Building the Highland Flats Distillery
Of course for 16 years, we chipped and trucked the chips all the way to St. Maries, 125 miles in the cold of winter on icy roads. Some days I could make it in 3½ hours if I only had to chain up once, but many times I was chaining up three to seven times between Highland and St. Maries. The longest time it took me to make a trip was seven hours. Part of that was because of an accident. But that particular trip I had to put chains on seven times and take them off seven times before getting to the distillery. So it was a very tough job. Harvesting the trees is best to do it when it’s cold because they manufacture more oil. I love the harvest. It’s one of my favorite times.
This was our first warming shack on the Highland Flats Farm. This is where we would eat lunch, and it sometimes felt warmer outside than in the shack.
These are the trucks I drove back and forth from Highland to St. Maries. I decided we needed to change that; we needed to build a distillery right on location. So last winter when I came back from Somalia, I went to Highland and we built the distillery. I had my goal: we are going to distill on January 6.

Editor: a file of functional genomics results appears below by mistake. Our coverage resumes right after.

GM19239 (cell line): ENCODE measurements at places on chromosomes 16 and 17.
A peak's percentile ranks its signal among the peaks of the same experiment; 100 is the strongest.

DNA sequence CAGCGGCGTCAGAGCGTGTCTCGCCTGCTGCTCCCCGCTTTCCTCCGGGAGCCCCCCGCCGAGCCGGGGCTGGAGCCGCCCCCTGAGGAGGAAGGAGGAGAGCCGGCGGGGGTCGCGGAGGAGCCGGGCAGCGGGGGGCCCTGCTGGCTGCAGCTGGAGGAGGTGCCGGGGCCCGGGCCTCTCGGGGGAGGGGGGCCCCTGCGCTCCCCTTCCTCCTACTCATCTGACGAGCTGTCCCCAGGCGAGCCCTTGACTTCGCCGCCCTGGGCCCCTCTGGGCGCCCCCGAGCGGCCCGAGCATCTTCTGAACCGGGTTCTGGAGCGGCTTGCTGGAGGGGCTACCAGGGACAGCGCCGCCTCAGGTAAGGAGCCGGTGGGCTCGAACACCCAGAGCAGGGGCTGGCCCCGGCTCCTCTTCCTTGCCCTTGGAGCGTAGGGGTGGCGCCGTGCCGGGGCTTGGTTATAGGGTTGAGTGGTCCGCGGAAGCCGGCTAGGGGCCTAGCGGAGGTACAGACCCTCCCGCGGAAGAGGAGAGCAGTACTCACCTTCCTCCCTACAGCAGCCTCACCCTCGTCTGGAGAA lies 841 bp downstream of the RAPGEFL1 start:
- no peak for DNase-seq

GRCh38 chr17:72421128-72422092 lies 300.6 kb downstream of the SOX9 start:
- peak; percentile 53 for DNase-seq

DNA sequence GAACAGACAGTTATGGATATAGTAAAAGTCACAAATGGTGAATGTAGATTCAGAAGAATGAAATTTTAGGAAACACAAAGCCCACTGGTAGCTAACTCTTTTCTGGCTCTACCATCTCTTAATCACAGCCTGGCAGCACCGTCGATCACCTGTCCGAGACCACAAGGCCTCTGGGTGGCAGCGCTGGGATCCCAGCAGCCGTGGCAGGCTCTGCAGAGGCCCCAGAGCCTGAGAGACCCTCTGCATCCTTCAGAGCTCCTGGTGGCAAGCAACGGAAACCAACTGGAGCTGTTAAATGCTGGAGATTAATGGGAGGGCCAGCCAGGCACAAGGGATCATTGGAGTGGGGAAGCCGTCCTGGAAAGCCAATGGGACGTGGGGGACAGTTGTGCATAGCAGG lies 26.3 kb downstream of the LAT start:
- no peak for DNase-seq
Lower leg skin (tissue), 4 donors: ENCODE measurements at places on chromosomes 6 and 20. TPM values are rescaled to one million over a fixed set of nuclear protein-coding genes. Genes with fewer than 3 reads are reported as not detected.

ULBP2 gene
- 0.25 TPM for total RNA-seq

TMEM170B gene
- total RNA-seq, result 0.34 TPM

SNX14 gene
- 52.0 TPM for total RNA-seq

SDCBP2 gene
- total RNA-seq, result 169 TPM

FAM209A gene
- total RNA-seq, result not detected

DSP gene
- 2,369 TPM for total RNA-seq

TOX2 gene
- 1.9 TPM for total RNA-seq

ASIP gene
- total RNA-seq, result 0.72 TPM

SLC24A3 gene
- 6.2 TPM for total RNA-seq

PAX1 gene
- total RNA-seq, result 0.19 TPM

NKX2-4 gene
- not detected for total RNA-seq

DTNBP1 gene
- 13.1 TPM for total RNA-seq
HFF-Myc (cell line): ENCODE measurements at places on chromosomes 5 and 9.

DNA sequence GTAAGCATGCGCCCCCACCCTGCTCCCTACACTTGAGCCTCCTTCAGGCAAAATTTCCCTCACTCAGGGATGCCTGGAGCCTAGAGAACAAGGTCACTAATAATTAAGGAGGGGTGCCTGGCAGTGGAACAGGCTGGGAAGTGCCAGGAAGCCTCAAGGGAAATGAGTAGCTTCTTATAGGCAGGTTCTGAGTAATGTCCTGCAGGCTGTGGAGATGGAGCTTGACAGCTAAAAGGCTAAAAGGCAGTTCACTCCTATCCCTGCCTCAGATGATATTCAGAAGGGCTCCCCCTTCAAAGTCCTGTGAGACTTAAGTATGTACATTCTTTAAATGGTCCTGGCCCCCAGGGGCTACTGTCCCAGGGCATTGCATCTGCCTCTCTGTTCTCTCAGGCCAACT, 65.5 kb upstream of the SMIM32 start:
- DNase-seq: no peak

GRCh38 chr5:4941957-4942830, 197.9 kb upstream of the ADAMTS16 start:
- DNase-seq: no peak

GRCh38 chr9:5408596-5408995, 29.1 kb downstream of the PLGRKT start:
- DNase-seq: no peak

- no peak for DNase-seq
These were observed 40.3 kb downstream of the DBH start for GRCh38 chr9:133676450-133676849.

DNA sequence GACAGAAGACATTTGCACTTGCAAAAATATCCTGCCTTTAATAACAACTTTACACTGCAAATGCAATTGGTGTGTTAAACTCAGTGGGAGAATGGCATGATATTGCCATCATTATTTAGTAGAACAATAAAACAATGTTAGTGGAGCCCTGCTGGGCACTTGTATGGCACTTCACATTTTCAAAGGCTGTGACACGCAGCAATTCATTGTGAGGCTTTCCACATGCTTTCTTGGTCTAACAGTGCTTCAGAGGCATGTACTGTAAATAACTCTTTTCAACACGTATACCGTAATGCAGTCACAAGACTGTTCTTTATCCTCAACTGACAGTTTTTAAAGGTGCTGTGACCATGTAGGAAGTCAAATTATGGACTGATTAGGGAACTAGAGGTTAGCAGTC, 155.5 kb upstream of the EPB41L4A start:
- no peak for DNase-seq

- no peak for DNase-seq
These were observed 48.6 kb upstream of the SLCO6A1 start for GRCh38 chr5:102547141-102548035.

The previous manager and other workers said many times that the distillery would never be built on time. They were absolutely certain that it wasn’t going to happen. We’d have to go back to St. Maries and distill there again this year, and then we would spend the rest of the winter building the distillery.
I came home from Somalia and said, “There is no plan B.” This is my philosophy and how I operate: I don’t have a plan B when I do things. When you have a plan B, 90 percent of the time you fall back to plan B and you don’t reach your goal. You have plan A and you dream plan A and you live plan A, and I don’t care if you have to work 26 hours a day and 8 days a week to fulfill your dream. If you’re committed and you’re driven and you believe in your dream, that’s what you’ll do.